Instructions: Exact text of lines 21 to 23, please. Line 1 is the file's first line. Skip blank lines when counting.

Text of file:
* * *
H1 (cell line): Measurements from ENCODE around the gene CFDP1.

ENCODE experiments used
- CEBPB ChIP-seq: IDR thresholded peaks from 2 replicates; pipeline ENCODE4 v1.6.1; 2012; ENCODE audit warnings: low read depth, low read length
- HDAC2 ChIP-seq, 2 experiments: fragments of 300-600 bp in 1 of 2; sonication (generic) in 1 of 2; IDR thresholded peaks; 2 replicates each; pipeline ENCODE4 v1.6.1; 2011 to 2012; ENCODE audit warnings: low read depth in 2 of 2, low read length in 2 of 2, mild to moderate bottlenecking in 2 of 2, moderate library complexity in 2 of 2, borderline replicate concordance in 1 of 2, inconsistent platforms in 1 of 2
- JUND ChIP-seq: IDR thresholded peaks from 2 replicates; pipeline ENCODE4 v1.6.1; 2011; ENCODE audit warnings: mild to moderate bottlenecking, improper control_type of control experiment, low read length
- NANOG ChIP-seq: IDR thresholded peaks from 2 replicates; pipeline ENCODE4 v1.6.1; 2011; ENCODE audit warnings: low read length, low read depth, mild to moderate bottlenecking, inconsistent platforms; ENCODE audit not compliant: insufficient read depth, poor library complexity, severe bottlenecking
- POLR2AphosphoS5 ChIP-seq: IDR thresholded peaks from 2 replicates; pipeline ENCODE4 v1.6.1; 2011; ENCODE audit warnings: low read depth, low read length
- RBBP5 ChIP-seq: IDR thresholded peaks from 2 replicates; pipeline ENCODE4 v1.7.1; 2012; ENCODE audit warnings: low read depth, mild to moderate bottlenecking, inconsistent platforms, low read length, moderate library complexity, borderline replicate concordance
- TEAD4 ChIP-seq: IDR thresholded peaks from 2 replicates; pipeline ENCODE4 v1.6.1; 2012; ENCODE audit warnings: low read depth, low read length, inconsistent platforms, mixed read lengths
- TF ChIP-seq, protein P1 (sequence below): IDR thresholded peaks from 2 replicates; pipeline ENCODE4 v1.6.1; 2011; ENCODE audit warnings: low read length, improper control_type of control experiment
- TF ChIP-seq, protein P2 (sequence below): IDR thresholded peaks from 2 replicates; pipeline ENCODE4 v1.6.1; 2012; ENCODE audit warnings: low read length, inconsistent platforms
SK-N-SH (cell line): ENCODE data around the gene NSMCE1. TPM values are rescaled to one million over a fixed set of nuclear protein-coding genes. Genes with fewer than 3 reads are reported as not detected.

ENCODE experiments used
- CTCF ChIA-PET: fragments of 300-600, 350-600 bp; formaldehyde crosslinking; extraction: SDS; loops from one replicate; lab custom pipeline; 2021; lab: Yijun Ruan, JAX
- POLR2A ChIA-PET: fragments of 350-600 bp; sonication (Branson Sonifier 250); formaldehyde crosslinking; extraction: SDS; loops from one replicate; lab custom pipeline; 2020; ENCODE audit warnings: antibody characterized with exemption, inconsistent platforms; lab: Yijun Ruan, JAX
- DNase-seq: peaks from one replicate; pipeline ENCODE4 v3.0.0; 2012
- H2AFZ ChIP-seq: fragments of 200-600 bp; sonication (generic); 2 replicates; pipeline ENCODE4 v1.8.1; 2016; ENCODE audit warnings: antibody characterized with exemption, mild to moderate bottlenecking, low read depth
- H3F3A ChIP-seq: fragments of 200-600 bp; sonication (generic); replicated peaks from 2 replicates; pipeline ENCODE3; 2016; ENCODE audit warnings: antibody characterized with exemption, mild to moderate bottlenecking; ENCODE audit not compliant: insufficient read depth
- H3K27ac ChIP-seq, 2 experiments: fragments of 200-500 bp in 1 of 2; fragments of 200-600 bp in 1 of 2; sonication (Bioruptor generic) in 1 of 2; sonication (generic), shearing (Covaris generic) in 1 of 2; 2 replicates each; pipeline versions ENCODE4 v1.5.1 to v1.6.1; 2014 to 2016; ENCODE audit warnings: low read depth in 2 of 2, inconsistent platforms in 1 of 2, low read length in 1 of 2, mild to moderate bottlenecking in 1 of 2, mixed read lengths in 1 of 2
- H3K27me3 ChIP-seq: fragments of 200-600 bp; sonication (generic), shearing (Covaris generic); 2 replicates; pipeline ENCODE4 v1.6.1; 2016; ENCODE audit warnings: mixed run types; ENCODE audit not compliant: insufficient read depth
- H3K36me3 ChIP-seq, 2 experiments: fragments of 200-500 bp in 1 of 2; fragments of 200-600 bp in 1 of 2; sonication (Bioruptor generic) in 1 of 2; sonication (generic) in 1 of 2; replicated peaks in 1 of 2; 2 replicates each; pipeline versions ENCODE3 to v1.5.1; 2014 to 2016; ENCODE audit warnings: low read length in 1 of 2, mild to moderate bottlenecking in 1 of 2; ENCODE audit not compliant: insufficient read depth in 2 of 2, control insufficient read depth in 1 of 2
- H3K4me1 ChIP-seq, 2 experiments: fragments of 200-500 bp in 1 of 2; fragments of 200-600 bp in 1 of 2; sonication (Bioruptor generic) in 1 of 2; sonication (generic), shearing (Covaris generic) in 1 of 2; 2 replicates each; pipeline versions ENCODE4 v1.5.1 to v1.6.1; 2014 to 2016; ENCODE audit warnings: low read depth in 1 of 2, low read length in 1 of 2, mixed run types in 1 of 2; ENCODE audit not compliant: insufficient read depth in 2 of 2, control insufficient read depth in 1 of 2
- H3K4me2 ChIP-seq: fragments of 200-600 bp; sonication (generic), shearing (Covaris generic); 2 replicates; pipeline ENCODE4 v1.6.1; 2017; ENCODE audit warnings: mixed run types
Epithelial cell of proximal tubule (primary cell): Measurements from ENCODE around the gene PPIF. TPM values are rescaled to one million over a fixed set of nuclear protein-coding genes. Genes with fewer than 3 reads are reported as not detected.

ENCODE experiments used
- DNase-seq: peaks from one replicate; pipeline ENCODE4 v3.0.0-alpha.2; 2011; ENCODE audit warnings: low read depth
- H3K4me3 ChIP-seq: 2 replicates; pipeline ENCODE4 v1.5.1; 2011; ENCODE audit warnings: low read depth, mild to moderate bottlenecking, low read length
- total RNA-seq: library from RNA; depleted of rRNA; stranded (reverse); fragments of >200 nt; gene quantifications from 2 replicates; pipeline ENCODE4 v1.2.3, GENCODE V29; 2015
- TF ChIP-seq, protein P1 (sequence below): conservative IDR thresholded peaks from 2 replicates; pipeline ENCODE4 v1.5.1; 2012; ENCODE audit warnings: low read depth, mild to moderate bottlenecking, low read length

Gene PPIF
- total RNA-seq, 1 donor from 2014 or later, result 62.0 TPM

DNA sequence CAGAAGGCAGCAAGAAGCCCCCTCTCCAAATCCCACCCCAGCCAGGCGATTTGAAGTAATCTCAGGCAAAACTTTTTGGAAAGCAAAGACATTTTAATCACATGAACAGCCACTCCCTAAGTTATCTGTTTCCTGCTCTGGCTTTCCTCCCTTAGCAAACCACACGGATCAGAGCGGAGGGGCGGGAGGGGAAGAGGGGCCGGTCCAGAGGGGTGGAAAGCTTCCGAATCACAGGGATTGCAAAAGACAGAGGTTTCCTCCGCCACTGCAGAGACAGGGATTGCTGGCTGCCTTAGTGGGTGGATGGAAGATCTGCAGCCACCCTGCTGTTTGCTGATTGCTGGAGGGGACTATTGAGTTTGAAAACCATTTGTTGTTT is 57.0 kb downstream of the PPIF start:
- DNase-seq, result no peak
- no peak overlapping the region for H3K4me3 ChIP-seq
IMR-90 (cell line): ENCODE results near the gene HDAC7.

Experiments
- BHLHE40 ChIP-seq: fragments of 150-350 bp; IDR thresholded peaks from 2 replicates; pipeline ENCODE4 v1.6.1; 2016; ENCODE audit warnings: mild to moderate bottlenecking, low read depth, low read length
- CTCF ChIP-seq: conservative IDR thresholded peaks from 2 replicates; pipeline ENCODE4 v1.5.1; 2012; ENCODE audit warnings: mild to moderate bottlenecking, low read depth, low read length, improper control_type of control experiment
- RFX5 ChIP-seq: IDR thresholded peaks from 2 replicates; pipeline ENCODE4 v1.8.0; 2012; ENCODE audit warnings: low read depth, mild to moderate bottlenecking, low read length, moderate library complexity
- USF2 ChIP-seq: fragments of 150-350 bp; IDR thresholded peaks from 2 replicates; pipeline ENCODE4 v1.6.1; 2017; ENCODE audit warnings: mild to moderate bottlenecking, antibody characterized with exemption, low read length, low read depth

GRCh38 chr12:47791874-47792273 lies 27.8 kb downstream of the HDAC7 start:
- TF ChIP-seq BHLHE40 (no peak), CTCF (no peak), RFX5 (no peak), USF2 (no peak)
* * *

- H3K36me3 ChIP-seq, 2 experiments: fragments of 200-500 bp in 1 of 2; fragments of 200-600 bp in 1 of 2; sonication (Bioruptor generic) in 1 of 2; sonication (generic) in 1 of 2; replicated peaks in 1 of 2; 2 replicates each; pipeline versions ENCODE3 to v1.5.1; 2014 to 2016; ENCODE audit warnings: low read length in 1 of 2, mild to moderate bottlenecking in 1 of 2; ENCODE audit not compliant: insufficient read depth in 2 of 2, control insufficient read depth in 1 of 2
- H3K4me1 ChIP-seq, 2 experiments: fragments of 200-500 bp in 1 of 2; fragments of 200-600 bp in 1 of 2; sonication (Bioruptor generic) in 1 of 2; sonication (generic), shearing (Covaris generic) in 1 of 2; 2 replicates each; pipeline versions ENCODE4 v1.5.1 to v1.6.1; 2014 to 2016; ENCODE audit warnings: low read depth in 1 of 2, low read length in 1 of 2, mixed run types in 1 of 2; ENCODE audit not compliant: insufficient read depth in 2 of 2, control insufficient read depth in 1 of 2
- H3K4me2 ChIP-seq: fragments of 200-600 bp; sonication (generic), shearing (Covaris generic); 2 replicates; pipeline ENCODE4 v1.6.1; 2017; ENCODE audit warnings: mixed run types